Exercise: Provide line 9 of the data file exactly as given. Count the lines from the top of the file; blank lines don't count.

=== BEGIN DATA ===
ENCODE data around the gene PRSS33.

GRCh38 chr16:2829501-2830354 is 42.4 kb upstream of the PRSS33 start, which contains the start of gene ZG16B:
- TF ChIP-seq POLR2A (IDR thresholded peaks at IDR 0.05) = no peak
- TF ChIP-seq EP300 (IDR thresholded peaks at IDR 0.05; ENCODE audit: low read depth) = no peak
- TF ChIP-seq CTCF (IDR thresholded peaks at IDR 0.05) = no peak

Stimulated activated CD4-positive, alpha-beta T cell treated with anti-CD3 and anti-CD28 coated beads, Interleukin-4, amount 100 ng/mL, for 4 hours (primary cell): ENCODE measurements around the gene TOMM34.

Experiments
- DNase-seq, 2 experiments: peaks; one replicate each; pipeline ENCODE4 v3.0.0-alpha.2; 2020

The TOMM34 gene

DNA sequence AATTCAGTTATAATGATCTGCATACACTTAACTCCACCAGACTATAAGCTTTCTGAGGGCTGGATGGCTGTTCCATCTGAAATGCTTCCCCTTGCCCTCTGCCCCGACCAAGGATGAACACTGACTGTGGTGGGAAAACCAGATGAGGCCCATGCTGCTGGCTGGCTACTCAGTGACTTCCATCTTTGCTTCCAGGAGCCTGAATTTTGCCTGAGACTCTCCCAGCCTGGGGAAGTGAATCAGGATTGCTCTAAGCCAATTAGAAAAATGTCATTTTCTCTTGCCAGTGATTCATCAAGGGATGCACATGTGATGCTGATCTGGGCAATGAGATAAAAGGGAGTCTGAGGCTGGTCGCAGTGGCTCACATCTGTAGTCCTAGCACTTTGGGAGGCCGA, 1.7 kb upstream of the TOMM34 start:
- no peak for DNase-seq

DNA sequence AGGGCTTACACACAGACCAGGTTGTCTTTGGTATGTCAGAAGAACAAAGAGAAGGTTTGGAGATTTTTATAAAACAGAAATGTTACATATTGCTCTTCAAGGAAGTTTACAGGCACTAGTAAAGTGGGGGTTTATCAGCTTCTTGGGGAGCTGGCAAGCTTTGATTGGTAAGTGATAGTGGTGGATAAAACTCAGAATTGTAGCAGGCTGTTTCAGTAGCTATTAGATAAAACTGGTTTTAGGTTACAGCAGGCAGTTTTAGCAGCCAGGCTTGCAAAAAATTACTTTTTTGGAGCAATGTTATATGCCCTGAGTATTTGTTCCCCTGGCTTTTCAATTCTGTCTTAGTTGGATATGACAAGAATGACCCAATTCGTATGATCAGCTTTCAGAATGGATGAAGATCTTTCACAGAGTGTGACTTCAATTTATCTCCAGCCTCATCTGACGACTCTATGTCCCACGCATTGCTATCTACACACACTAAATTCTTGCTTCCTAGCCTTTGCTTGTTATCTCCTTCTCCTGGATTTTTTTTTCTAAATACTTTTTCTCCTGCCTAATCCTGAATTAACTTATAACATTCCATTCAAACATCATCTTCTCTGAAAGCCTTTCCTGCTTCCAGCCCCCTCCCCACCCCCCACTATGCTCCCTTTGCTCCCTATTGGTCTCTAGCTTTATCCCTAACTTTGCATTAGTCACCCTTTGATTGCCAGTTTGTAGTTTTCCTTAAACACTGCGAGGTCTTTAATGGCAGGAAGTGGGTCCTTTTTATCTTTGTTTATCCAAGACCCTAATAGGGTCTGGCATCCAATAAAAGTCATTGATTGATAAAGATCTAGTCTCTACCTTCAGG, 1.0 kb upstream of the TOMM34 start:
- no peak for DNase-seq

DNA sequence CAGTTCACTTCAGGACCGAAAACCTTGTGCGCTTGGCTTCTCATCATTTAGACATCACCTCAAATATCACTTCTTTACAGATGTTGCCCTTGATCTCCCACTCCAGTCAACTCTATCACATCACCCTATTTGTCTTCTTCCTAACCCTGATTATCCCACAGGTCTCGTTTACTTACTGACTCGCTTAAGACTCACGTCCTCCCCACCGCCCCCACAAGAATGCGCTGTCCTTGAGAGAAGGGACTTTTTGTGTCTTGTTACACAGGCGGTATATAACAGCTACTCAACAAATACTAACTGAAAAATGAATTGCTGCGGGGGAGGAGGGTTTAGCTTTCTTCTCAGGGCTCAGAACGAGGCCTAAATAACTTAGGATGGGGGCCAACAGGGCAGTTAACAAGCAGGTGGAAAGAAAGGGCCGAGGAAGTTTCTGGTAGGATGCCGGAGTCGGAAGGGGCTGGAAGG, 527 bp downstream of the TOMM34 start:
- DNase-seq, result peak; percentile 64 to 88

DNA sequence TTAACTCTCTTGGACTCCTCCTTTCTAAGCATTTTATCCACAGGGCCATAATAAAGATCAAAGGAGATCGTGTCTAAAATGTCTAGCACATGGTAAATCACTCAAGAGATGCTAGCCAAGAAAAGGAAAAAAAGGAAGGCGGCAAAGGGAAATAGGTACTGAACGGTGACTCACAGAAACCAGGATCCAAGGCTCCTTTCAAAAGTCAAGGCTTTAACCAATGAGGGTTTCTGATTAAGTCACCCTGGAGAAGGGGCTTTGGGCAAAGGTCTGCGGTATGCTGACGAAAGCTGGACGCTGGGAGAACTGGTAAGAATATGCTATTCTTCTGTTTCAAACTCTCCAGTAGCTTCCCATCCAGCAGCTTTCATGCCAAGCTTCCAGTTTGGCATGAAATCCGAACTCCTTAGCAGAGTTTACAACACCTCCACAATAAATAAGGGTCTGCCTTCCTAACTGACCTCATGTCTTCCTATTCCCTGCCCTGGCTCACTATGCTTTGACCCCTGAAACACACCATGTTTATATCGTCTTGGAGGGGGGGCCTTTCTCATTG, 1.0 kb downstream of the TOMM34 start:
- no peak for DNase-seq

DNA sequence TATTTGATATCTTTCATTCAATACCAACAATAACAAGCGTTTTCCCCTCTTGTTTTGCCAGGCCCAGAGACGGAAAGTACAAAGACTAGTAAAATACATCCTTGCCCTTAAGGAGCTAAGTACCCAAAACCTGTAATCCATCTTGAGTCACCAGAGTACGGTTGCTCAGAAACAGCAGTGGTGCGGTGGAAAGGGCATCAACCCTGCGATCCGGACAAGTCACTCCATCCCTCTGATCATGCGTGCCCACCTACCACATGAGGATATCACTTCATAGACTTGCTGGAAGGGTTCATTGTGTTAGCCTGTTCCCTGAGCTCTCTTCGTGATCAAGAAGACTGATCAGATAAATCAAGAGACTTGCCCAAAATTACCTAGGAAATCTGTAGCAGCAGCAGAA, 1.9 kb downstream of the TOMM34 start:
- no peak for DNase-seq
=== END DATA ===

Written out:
The TOMM34 gene